2018 is a special year in my timeline of being a magic fan – it marks my 12 years of being a fan of magic, but at the conclusion of the 2018 Melbourne Magic Festival it also marks my 500th magic show seen. Sounds crazy, but it turns out all those magic shows add up over the years! Yes, it’s a milestone that only I would keep a count of but it also has me thinking of some of the interesting and thoughtful questions people have asked me over the years in relation to magic, so I thought I’d share some of them here. I haven’t done personal writing like this before so I don’t know if this will end up being an interesting piece for you all to read, however if you’re curious please do read on!
Where did it all begin?
Quite some time ago (12 years in fact!) I was looking for new experiences and adventures in life, and a dear friend at the time regularly went to magic shows and invited me to one. It was called “Magic Mondays” held on the first Monday of the month at Dante’s restaurant in an inner city suburb. Run by a core team of four awesome magicians plus featuring a good rotation of guest magicians every month, I fondly remember my times in the audience there. Prior to attending the show, I did ask my friend “do you mean a kids’ magic show or?!” – at that time I had no idea that regular magic shows for adults existed. Believe it or not, during the first 6 months or so of show attendance I was terrified to help out on stage – a glaring difference to the way I am now! I was very lucky (and grateful) to have some super sweet stage experiences at this show. During its peak, “Magic Mondays” was well known for its theme nights for Halloween, Christmas and its annual Birthday show. I often organised a group of 10 friends to attend along with me – as my dear friend always said “magic is much better enjoyed with friends”. Along the way, other monthly magic nights appeared in other areas of town – like “Mitcham Magic” towards the Eastern suburbs and other small irregular shows in basement bars and other places across the city.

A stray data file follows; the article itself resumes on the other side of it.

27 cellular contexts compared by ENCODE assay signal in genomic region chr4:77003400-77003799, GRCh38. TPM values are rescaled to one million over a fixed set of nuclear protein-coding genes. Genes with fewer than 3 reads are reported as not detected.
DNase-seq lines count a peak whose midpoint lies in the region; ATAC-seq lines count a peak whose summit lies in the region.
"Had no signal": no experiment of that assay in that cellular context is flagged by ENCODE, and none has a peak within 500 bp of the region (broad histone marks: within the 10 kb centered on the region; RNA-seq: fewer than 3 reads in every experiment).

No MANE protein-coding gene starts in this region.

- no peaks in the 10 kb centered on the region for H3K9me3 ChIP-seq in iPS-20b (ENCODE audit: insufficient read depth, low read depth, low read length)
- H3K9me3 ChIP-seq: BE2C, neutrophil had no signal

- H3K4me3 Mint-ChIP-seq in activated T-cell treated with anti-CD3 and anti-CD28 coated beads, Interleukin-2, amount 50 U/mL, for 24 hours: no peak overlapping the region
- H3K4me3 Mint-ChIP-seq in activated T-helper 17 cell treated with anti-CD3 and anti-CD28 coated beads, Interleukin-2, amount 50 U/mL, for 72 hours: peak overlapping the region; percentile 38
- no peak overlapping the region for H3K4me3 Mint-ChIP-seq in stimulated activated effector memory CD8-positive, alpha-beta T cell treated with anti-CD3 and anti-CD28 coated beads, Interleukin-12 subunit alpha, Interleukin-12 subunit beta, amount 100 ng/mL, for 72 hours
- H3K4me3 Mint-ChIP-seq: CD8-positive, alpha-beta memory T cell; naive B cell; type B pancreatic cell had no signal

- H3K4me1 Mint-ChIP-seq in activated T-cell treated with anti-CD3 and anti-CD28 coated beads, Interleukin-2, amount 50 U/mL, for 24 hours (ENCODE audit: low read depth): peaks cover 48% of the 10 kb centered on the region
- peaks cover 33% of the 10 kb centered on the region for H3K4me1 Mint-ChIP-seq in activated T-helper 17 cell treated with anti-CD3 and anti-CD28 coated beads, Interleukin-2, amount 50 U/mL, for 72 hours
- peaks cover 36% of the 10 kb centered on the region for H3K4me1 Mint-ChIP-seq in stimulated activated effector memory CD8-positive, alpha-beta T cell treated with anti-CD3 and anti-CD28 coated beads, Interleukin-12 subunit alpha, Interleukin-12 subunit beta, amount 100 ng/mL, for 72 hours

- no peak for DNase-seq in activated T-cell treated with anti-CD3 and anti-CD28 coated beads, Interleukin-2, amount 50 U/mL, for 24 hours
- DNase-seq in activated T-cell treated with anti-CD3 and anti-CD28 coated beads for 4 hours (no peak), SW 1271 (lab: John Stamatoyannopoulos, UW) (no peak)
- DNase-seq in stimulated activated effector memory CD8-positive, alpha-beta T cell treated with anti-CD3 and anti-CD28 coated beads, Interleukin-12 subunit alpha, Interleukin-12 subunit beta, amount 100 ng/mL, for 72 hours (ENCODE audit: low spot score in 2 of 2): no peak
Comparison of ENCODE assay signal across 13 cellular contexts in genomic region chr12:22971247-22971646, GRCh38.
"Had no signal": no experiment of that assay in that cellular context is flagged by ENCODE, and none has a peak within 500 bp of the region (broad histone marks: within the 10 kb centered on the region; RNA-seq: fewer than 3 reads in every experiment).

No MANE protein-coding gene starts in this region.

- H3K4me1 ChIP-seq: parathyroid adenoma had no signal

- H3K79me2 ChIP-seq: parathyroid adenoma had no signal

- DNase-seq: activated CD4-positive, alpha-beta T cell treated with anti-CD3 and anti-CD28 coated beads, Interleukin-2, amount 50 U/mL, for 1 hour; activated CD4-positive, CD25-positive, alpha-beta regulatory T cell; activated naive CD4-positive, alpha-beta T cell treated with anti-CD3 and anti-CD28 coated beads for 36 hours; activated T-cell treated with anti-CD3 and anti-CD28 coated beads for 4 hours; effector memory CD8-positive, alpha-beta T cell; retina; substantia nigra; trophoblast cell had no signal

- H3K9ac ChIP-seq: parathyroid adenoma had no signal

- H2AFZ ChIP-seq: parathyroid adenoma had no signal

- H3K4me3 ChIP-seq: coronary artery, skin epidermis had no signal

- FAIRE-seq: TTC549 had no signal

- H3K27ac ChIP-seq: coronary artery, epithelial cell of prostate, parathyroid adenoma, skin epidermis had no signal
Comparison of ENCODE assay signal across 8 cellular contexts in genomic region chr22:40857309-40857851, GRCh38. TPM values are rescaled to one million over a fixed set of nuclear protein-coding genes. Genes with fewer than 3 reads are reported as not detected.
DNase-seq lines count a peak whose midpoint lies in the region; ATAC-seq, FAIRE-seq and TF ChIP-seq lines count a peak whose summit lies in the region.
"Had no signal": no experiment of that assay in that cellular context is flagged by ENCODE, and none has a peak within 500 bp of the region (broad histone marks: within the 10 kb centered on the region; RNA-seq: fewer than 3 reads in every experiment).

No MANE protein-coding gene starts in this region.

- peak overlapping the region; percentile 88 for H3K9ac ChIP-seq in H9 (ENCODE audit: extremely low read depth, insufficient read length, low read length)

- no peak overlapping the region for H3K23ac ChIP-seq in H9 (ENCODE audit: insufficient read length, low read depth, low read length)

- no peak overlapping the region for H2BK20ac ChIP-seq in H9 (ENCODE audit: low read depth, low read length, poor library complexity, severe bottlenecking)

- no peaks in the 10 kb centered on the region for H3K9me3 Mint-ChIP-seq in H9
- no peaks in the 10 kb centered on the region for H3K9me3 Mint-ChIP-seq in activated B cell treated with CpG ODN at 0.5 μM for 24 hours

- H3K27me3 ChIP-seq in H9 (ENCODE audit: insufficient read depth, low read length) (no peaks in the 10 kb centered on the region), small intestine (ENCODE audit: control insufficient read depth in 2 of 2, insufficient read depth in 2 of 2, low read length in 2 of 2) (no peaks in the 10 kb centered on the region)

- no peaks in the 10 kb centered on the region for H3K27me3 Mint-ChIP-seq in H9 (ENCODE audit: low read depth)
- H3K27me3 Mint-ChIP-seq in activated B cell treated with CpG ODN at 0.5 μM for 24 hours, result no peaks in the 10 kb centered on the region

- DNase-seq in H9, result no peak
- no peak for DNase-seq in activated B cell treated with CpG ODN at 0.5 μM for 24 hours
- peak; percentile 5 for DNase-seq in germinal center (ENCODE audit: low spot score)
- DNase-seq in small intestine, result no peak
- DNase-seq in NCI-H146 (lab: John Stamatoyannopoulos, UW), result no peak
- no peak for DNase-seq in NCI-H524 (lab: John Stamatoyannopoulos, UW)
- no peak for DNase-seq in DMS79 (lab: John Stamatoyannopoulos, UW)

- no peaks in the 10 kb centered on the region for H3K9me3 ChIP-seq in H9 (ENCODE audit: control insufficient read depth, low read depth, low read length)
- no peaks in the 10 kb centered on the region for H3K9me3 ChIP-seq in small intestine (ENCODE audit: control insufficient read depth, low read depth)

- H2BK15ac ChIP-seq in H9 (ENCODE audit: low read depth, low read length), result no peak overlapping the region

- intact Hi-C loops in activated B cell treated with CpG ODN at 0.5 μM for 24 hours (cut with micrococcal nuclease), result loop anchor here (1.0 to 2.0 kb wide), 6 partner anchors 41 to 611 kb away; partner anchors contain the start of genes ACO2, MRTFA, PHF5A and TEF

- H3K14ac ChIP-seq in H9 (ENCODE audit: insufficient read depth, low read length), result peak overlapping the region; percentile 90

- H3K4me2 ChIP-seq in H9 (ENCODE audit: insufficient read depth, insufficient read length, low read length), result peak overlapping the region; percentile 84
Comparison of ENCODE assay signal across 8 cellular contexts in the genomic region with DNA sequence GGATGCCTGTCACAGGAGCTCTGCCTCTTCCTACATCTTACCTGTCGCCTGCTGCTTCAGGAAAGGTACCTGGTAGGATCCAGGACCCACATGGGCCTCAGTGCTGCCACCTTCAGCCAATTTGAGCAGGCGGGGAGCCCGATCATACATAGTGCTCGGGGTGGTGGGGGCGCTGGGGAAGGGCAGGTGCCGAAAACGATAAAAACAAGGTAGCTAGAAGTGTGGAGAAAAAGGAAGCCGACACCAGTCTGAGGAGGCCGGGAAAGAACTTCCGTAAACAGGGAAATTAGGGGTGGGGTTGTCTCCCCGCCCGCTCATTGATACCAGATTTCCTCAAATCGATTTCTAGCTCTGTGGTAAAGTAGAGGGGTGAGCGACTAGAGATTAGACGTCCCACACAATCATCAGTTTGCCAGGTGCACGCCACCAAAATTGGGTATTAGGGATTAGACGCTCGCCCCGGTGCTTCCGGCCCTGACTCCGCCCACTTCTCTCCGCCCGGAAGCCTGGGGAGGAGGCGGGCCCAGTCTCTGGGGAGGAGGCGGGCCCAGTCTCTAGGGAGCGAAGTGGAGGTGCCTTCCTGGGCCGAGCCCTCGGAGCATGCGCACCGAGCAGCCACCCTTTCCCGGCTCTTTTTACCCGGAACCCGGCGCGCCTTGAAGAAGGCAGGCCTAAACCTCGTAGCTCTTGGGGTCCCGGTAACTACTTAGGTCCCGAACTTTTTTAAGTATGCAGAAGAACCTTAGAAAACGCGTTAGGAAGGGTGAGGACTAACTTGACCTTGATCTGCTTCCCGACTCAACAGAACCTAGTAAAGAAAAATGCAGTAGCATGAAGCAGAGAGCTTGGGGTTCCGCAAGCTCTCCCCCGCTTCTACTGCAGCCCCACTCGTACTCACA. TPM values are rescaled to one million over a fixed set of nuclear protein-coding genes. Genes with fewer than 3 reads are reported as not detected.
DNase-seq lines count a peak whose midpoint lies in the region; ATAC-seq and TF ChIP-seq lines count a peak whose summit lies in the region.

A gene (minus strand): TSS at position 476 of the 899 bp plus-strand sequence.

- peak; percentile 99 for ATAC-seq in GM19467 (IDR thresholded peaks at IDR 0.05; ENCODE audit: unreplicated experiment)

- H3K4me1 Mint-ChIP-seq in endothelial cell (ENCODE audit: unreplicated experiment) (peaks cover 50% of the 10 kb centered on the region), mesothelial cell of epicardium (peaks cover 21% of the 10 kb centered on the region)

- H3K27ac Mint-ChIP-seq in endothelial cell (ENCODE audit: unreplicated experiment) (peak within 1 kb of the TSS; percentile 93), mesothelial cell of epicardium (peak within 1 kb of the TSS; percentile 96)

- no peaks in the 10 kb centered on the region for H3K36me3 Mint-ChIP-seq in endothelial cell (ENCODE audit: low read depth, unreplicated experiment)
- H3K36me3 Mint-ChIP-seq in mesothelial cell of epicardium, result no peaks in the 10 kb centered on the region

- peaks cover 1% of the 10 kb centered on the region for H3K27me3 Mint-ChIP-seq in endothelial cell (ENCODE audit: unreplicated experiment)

Many people assume I enjoyed magic as a child, however that’s not exactly true. I can recall watching / attending maybe 3 magic shows when I was a child. I was shy as a child and would have been terrified had a magician asked me to help out onstage so magic wasn’t memorable for me when I was younger….totally making up for that now, of course!
Why magic? What’s the appeal?
It’s a little hard to explain, but basically – magic changes the way I think about things, about everything – about everyday objects, about psychology and people, about the universe. I take delight in being surprised, and magic is so different to everything else that goes on in my world. Magic is also an escape to my ‘usual’ life, because nothing ‘usual’ ever goes on during a magic show! I generally like art, but magic would be my favourite kind of art form by a mile.
Do you remember all the magic / every single show you’ve seen?